Wolfgang Schäuble’s vision for Europe will not be missed

Outgoing German finance minister misunderstood the cause of the Eurozone crisis

German Minister of Finance Wolfgang Schauble looks on at the start of a European Union finance ministers' meeting in Luxembourg, October 10, 2017. REUTERS/Eric Vidal

German Minister of Finance Wolfgang Schauble looks on at the start of a European Union finance ministers' meeting in Luxembourg, October 10, 2017. REUTERS/Eric Vidal

 

It takes something to make the International Monetary Fund look like a cuddly, soft-hearted old teddy bear of a crisis lender, but Wolfgang Schäuble has managed it. The German finance minister since 2009, who more than anyone else embodies the intellectual approach of the eurozone countries to its sovereign debt crisis, is leaving to be speaker of the German Bundestag.

It is quite remarkable that someone so dedicated to the European idea should have dealt the project so much damage. But through a wrong-headed analysis of the situation he has caused unnecessary suffering for crisis-hit countries and threatened the credibility of the single-currency project.

There is now, at least, some recognition that the governance of the euro is inadequate and more power needs to be drawn into the centre. But even here, the model of integration that he and Germany are pushing is based on a faulty analysis of what went wrong.

As the official bailouts for crisis-hit countries started in 2010, Mr Schäuble insisted on regarding all such problems as primarily caused by chronic fiscal incontinence rather than, as for example in Ireland, the aftermath of lending booms gone wrong. For Greece, the eurogroup insisted on imposing seriously unrealistic and self-defeating public deficit targets as a condition of aid. This was the delusion at which IMF, the eurozone’s bailout partner, partially and belatedly balked.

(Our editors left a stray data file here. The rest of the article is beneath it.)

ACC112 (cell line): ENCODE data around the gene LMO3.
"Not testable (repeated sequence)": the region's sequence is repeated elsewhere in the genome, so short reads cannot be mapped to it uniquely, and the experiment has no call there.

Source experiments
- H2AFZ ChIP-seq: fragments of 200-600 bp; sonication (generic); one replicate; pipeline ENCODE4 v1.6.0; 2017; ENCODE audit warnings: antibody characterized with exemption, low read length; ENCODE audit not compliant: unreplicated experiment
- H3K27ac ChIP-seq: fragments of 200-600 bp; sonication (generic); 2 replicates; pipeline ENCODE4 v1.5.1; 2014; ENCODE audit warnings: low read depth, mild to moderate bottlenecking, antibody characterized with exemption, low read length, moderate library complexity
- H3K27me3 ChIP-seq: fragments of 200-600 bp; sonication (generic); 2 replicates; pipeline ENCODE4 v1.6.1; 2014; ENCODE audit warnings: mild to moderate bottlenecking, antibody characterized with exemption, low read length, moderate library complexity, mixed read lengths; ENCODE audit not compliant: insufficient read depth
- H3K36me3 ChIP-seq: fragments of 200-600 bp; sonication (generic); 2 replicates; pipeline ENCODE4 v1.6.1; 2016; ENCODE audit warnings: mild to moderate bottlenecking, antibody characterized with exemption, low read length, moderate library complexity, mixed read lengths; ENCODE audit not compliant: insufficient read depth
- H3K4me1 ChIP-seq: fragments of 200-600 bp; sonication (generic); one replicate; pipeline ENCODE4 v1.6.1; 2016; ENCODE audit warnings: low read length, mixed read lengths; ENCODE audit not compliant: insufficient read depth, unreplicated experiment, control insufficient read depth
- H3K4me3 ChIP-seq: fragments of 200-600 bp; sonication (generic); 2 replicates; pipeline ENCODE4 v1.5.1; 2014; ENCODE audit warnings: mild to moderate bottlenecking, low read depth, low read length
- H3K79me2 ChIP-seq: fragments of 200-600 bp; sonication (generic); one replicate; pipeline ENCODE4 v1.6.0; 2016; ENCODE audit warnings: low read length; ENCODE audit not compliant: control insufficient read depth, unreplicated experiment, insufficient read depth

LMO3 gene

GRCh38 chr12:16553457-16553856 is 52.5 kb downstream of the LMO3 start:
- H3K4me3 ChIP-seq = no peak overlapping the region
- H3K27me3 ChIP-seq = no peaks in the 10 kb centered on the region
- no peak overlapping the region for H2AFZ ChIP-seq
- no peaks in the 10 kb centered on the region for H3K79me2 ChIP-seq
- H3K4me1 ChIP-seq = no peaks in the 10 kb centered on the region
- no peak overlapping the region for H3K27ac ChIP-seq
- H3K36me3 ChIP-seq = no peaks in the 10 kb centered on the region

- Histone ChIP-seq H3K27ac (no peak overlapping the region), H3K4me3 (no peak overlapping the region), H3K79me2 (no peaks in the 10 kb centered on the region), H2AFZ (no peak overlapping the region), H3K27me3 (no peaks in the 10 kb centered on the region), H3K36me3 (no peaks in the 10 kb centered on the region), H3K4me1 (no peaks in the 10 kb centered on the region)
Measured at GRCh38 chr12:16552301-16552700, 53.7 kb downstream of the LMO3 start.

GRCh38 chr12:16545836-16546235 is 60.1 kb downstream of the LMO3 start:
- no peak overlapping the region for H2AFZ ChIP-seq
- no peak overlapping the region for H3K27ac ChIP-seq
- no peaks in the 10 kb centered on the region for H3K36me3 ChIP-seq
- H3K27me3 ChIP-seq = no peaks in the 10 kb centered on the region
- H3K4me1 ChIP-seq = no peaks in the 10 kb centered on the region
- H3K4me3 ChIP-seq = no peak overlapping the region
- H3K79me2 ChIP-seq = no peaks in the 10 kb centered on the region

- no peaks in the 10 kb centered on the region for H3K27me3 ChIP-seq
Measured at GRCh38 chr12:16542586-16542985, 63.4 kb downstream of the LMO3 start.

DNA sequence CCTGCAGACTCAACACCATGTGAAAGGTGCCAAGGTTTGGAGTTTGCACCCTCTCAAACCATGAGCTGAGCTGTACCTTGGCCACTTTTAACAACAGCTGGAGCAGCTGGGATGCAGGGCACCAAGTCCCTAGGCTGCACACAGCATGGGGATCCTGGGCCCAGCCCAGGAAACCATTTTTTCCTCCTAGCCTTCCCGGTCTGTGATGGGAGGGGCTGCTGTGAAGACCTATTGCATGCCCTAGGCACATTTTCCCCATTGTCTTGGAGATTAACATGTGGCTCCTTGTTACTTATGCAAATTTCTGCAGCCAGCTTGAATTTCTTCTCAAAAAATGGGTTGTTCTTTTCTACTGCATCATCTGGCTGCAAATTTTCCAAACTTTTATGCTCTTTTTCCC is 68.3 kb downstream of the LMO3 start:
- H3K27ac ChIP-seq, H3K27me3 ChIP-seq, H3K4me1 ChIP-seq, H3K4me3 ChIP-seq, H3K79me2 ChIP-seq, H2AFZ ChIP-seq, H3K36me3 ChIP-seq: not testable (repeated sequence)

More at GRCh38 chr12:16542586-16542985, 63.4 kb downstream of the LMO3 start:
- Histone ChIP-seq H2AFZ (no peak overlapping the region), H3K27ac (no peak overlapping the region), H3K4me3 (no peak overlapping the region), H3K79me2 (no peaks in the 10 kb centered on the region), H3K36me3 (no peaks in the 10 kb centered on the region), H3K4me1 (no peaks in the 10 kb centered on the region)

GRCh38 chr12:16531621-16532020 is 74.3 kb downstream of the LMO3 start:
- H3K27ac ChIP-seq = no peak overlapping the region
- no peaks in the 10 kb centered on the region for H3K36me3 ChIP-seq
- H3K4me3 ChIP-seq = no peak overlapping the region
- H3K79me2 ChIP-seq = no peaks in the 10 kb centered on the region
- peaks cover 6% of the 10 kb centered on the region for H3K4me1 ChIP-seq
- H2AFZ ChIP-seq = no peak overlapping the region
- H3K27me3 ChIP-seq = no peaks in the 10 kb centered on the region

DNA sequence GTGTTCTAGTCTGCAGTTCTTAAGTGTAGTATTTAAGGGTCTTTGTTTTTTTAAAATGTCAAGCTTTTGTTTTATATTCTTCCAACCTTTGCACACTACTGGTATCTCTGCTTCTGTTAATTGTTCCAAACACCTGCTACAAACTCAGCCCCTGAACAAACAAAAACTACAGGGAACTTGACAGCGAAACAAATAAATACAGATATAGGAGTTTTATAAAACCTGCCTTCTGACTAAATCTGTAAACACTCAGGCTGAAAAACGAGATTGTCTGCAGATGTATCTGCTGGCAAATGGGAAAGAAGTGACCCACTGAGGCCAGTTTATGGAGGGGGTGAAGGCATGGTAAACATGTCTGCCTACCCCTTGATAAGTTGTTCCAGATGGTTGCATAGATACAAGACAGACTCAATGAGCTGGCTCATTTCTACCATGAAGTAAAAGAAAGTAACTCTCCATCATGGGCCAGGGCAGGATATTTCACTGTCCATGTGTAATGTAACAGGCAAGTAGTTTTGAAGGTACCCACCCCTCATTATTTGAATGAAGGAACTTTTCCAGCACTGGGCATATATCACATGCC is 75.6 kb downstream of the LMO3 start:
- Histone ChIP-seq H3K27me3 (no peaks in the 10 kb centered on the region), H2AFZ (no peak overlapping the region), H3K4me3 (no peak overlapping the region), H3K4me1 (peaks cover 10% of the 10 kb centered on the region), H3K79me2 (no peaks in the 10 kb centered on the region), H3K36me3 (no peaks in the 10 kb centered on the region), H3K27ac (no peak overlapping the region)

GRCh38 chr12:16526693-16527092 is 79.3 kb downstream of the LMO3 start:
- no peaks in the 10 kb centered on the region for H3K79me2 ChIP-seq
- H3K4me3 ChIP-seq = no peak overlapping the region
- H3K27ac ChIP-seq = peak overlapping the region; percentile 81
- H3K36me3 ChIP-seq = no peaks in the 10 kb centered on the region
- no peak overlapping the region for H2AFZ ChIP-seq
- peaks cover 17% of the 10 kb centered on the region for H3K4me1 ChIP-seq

Moreover, although it was not his remit and runs counter to the alleged German tradition of respecting central bank independence, Mr Schäuble also persistently and publicly criticised the European Central Bank.

In particular, he took aim at the policies that did more than anything to return other crisis-hit countries to growth: the ECB’s eventual conversion to the cause of monetary activism, first by capping sovereign bond yields and then by flooding economies with liquidity through quantitative easing.

Accordingly, as Mr Schäuble departs, his vision for the single currency’s future, apart from the ECB abandoning the tools that stopped the crisis, is for the eurozone’s rescue facility, the European Stability Mechanism, to evolve into a permanent European Monetary Fund. Eventually, this may come to exclude the actual IMF from future rescues and hence make sure that all glimmers of common sense that might creep into crisis management are irrevocably blacked out. Mr Schäuble says he supports a banking union, and yet opposes a backstop that might make it safer, and continues to criticise the creation of any meaningful central fiscal authority.

In short, Mr Schäuble’s idea of an integrated eurozone involve replicating all the mistakes of the sovereign debt-banking crisis, with a new institution or two to enforce misguided unilateral adjustment on troubled member states from the centre. As spectacular failures to learn from history go, this one is a corker.

No one doubts the sincerity of Mr Schäuble’s belief that he has all of Europe’s interests at heart. But his career is testament to the ability of some ideas to persist in defiance of tottering piles of evidence that they are mistaken.

Alan Beattie is aleader writer with the Financial Times

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